1. Don't use hot water to defrost your windshield!
A windshield that's frozen over can crack if hot water is used to de-ice it. For that matter, any window or rubber seal that's frozen could crack and break. Instead, turn your car on and use its heating system to slowly melt any ice and snow. Alternatively, you can simply cover your car with an inexpensive tarp when parking it outside overnight. If you can't get into your car, and you left it uncovered, use lukewarm/cool water to de-ice your windshield without the risk of cracking it.
2. Don't leave your wiper blades raised!
Wind can easily snap your wiper blades down on your windshield hard, causing it to crack! It's much better to leave them in their normal position and stop them icing over in the first place. You can wrap each blade and arm in a plastic bag, or simply put a tarp over the top of your car. If you didn't cover your car, and ice has formed around your windshield wipers and the bottom of your windshield, you can use lukewarm/cool water to start de-icing it. Make sure to clear out any debris from around the base of the blades and windshield using a brush or your hand.
3. Don't charge a cold, dead battery with high voltage!
Charging a dead battery in cold weather with high voltage, such as from revving a large engine or the full-power setting on your battery charger, can damage the cells and connectors. The power from a running smaller vehicle might also be too much. Instead, charge your battery with a medium or low setting battery charger for a few hours or bring it to an autobody or mechanic shop if you don't have one. If your battery is frozen, bring it into a warm place to defrost before attempting to charge it. Any bulging of the battery casing indicates that the liquid electrolyte has frozen and the battery mostly likely needs to be replaced.
4. Don't use a lighter to unfreeze frozen windows, locks and doors!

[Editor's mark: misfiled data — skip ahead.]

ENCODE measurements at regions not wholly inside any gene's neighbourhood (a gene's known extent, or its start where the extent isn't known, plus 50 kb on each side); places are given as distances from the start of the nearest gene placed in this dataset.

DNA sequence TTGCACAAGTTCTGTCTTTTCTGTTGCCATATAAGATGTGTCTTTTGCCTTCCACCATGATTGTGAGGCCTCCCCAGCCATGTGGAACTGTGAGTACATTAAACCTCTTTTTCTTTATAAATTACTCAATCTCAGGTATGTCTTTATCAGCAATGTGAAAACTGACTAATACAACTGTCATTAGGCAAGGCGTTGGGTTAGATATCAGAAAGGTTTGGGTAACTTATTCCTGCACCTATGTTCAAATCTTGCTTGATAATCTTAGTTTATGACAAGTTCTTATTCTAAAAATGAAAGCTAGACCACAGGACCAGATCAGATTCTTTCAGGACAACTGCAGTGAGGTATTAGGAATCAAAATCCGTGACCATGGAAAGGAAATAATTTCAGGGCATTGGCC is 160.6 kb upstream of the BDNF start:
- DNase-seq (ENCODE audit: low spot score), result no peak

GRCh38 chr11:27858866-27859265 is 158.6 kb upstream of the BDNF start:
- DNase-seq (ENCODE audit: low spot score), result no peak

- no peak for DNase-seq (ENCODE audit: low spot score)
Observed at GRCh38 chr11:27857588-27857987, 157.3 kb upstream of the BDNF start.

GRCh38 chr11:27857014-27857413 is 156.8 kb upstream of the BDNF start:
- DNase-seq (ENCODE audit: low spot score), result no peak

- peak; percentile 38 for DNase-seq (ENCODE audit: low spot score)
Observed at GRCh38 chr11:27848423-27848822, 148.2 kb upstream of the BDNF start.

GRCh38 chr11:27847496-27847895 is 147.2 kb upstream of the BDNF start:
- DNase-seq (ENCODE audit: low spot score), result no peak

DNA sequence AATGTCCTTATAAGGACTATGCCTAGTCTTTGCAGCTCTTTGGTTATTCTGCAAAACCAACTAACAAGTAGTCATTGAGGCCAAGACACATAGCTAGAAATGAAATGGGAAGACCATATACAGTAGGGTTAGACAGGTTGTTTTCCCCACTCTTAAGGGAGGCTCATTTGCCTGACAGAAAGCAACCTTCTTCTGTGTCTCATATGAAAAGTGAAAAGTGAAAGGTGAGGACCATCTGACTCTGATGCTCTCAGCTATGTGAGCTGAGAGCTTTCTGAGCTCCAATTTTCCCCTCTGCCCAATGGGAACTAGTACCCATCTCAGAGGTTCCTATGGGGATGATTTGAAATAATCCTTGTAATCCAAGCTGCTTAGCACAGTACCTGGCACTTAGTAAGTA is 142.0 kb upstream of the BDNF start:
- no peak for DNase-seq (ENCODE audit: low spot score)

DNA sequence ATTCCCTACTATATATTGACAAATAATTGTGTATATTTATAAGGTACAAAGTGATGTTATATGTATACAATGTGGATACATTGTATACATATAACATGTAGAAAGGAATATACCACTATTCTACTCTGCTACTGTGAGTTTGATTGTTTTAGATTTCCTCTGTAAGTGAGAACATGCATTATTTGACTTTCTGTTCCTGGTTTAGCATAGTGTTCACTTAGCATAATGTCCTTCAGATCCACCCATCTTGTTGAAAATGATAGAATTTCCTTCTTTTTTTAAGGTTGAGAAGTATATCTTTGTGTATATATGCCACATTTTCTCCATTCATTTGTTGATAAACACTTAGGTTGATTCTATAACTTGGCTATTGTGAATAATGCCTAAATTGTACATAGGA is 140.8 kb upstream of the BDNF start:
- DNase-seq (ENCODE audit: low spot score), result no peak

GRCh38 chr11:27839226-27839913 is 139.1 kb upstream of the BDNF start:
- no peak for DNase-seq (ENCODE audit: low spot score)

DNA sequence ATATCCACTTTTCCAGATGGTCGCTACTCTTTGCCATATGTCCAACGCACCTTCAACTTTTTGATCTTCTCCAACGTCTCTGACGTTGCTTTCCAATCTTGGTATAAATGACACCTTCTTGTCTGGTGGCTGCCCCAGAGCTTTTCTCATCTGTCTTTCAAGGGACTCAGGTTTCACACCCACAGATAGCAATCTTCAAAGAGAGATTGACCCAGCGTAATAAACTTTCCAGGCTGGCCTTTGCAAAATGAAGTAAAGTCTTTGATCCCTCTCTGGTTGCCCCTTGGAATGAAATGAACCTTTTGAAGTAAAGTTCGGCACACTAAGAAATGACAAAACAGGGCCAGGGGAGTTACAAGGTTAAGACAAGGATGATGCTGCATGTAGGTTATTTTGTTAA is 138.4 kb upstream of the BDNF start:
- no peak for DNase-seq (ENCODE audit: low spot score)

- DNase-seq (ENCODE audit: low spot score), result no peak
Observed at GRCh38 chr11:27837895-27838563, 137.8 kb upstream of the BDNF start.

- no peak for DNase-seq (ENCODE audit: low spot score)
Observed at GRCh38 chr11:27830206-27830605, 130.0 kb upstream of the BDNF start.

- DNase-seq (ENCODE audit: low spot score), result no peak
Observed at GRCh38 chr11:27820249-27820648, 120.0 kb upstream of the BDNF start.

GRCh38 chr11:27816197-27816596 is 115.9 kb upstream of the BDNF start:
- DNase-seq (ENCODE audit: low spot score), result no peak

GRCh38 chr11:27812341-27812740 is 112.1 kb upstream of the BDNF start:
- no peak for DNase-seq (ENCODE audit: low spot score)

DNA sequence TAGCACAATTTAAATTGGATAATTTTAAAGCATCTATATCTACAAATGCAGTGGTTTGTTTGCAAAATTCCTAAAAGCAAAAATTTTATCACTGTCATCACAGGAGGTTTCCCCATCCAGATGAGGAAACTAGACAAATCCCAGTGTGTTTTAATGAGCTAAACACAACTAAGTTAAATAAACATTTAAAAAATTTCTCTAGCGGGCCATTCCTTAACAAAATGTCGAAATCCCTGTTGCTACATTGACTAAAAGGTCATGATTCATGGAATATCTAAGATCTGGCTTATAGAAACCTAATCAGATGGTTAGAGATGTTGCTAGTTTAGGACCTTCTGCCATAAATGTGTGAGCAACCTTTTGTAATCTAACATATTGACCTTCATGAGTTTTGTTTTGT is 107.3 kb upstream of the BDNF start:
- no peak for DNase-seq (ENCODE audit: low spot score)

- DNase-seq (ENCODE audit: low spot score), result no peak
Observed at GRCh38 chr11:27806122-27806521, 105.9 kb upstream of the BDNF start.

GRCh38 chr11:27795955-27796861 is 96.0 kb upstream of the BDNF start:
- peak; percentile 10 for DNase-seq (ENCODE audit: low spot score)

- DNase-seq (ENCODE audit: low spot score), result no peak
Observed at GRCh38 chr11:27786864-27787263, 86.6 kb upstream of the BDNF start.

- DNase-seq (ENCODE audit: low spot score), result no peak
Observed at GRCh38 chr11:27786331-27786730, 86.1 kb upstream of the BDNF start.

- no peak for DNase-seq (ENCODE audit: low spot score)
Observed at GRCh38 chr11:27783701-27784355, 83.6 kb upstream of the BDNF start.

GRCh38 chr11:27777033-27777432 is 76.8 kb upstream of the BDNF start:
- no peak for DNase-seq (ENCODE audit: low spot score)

Using a lighter can damage newer keys that have sensors and other electronics embedded in them. Not to mention it's just impractical and dangerous to use a lighter for unfreeze anything else! It's much better to used a blow dryer, lukewarm/cool water or de-icing fluid if your car has frozen over. A trick to unstick a car door is to push against it to break the seal, chip away at any remaining ice and use lukewarm/cool water to melt it. If your locks are frozen, try a spray lubricant, a de-icing spray and a hair dryer. For frozen windows, the same techniques will work. To prevent these things from freezing in the first place, put garbage bags between the doors and the frame, and cover your car with a tarp.
5. Don't use your wiper blades to remove snow and ice from your windshield!
The arms of wiper blades are delicate, easily broken and very costly to replace. To prevent any damage, make sure your windshield wipers are turned off as you park your car. Use a proper brush and scraper to remove ice and snow from the windshield, or any of the techniques above, instead of your wiper blades. Be careful to avoid the windshield washer jets with the brush/snow scraper, as these little jets are easily damaged.
Don't use a vinegar-water solution to de-ice your windows and mirrors.
A common consensus among car detailers is that if the vinegar solution is not removed properly, it could remove the wax from your car and damage the paint, the seals and any chrome surfaces it comes into contact with.
Use commercial products instead, and follow the instructions closely on the packaging.
We're over the mid-week hump, and a little bit closer to the long weekend. Use this time to put winter tires on your car. Don't wait! Otherwise, you risk waiting a long time for an appointment and paying a lot more than you need to.
Avoid costly 'surprises' by having your car checked for minor damages like scratches before you return your leased vehicle to the leasing company. Come and see us today for a free check-up and estimate.